Friday, December 5, 2008

Keep Your Distance

I really haven't been able to participate in any class with Teddy since I sprained my ankle. However, after sitting out for a week and a half over Thanksgiving, I couldn't sit still any longer, and poor Teddy was itching to get out and really run.

Teddy needs to be worked on a regular basis. I don't just mean chasing a ball in the backyard either. That just doesn't cut it. He needs mental stimulation, the challenge of running around while thinking about how high to jump and where he needs to go from here and hitting his weave pole entry. Challenging Teddy mentally is just as important as the physical exercise. This is what keeps Teddy happy and better behaved at home. Thinking dogs can get you into trouble when you don't give them something to think about.

So, we braved the cold and went to agility class this week. I decided that whether we did sequences or a course, I would just walk it and work on my distance handling. As I've stated before, Teddy is easily distracted. I've worked for years on increasing his motivation to work with me and to stay focused. This will always be an issue with us, but he has come a long way and made great improvements. It is because of this problem, that I don't like to get too much distance between us on the agility field. I've always worried that if he got too far away from me that he would forget about me and do his own thing, ie zoomies. So I baby him; I try to stay right with him to make sure he sees my signals, hits his contacts, and makes his entries. That's not an easy feat with a somewhat fast dog.

Obviously, I could not do that this week. I could only walk to wherever I needed to be, so there was no hope of staying with Teddy. Luckily, our instructor designed the short course so that it was ideal to work on distance handling. I did a big lead out and allowed Teddy to work ahead of me. I was shocked, Teddy actually did pretty well. He turned when I did, took a jump at a difficult angle, and did a 90 degree turn to hit his weave pole entry. The only thing he missed was after the tunnel, he was supposed to go 20 feet out to the table. I'm sure I dropped my arm or something because he took a jump instead. This exercise taught me a lot. My dog is more reliable than I think he is. I need to trust him that he knows his job that I have trained, and that he can do it without me being right on top of him. I know I crowd him too much most of the time. Teddy appreciates some distance between us, otherwise I tend to push him around obstacles. So unless Teddy starts to lose his focus and forgets that I am on the course, I've got to back off and let him fly.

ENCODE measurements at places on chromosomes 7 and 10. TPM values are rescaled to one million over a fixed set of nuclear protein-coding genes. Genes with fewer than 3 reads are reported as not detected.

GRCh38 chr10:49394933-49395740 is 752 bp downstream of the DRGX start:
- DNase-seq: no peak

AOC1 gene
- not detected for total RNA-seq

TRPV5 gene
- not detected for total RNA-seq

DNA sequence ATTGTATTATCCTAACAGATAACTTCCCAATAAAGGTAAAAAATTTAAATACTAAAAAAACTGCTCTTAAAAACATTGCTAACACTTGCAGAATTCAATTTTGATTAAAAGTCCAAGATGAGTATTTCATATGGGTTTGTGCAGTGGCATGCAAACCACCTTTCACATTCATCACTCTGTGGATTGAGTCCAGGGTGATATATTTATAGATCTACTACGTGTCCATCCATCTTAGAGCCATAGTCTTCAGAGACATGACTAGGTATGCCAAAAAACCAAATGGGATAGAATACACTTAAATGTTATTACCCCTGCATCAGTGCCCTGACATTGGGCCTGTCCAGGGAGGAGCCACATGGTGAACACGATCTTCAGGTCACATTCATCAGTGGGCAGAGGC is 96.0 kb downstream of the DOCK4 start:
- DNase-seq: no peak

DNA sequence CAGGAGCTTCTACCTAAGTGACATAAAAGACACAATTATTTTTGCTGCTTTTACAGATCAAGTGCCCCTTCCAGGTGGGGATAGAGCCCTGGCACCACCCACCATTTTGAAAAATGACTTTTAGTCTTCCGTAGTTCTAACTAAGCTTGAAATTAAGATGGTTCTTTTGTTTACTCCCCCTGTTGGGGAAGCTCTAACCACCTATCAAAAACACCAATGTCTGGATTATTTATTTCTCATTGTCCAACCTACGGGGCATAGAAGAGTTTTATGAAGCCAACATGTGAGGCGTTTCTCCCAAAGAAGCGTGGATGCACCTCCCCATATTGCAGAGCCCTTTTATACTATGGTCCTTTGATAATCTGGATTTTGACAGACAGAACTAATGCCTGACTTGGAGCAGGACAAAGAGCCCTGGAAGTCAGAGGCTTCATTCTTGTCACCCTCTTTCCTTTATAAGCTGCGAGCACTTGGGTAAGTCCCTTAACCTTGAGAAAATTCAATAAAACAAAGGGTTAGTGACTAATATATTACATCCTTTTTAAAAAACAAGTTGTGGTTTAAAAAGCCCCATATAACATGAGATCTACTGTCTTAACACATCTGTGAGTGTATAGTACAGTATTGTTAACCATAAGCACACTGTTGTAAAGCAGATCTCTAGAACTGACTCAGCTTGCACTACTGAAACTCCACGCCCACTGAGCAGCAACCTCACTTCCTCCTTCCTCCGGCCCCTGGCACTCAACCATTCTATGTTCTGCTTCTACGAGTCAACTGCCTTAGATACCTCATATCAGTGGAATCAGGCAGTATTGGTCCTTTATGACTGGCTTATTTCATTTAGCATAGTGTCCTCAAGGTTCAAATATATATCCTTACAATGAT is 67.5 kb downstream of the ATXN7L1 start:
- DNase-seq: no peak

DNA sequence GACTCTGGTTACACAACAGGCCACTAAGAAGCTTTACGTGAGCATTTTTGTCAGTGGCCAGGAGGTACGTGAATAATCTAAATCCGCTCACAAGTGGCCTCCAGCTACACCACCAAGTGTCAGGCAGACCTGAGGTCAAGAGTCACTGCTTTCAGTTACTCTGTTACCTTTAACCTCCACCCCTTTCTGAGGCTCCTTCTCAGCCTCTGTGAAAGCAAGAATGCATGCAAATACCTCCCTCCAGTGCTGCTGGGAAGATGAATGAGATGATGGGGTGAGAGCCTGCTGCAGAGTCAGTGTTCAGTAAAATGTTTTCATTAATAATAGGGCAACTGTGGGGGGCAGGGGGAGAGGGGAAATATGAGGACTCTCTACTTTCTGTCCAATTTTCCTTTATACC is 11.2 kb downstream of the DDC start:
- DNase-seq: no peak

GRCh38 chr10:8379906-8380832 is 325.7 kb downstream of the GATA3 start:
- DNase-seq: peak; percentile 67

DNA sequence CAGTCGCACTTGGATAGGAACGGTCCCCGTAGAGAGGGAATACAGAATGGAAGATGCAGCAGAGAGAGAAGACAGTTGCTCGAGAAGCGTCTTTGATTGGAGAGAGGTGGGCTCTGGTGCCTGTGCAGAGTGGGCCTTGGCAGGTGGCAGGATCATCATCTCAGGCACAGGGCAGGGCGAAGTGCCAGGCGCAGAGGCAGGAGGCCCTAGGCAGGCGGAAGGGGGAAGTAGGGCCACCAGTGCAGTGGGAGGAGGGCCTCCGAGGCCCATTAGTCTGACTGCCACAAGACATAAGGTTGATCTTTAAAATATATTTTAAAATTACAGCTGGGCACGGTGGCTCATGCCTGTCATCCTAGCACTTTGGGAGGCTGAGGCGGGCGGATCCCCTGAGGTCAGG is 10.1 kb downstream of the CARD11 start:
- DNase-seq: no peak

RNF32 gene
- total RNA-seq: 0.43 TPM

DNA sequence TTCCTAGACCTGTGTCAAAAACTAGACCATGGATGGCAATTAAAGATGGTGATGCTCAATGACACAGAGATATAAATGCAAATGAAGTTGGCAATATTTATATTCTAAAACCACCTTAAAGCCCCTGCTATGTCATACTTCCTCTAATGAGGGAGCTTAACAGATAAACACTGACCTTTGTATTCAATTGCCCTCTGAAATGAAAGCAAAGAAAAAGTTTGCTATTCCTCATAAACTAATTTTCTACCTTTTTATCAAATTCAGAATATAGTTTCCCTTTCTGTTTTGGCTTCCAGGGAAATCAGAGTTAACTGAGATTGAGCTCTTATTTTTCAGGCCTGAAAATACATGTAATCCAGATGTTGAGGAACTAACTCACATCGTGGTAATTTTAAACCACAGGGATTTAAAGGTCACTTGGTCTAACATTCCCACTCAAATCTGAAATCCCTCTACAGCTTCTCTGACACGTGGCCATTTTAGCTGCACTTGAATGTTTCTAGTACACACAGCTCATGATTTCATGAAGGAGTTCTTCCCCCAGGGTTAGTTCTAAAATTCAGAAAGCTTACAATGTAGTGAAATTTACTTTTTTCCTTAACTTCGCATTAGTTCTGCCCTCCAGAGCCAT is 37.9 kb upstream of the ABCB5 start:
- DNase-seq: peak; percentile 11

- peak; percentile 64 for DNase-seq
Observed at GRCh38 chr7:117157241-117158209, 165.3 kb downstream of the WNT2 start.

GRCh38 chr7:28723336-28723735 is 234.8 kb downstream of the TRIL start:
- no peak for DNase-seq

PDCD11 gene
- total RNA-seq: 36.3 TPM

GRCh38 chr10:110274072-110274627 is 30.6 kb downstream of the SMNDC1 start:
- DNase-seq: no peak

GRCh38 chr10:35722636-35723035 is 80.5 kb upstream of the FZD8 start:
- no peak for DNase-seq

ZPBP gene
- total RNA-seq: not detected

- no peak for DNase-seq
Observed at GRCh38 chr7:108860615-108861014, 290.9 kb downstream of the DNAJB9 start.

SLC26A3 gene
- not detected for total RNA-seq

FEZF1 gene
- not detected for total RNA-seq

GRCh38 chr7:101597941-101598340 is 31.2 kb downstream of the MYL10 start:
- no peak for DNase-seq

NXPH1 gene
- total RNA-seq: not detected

*The pictures here were taken at the LRDTC agility trial in November 2008.

1 comment:

Avalon said...

I had the same issues with Sadie when she was still physically able to run Agility. She was fast and a little wild, so I always worried she would make her own course if I didn't stay nearby.

It ended up being just the opposite. Because she is a smart dog, i think she enjoyed using her own mind to run the course......and the resulting praise she got when, surprisingly, she was right!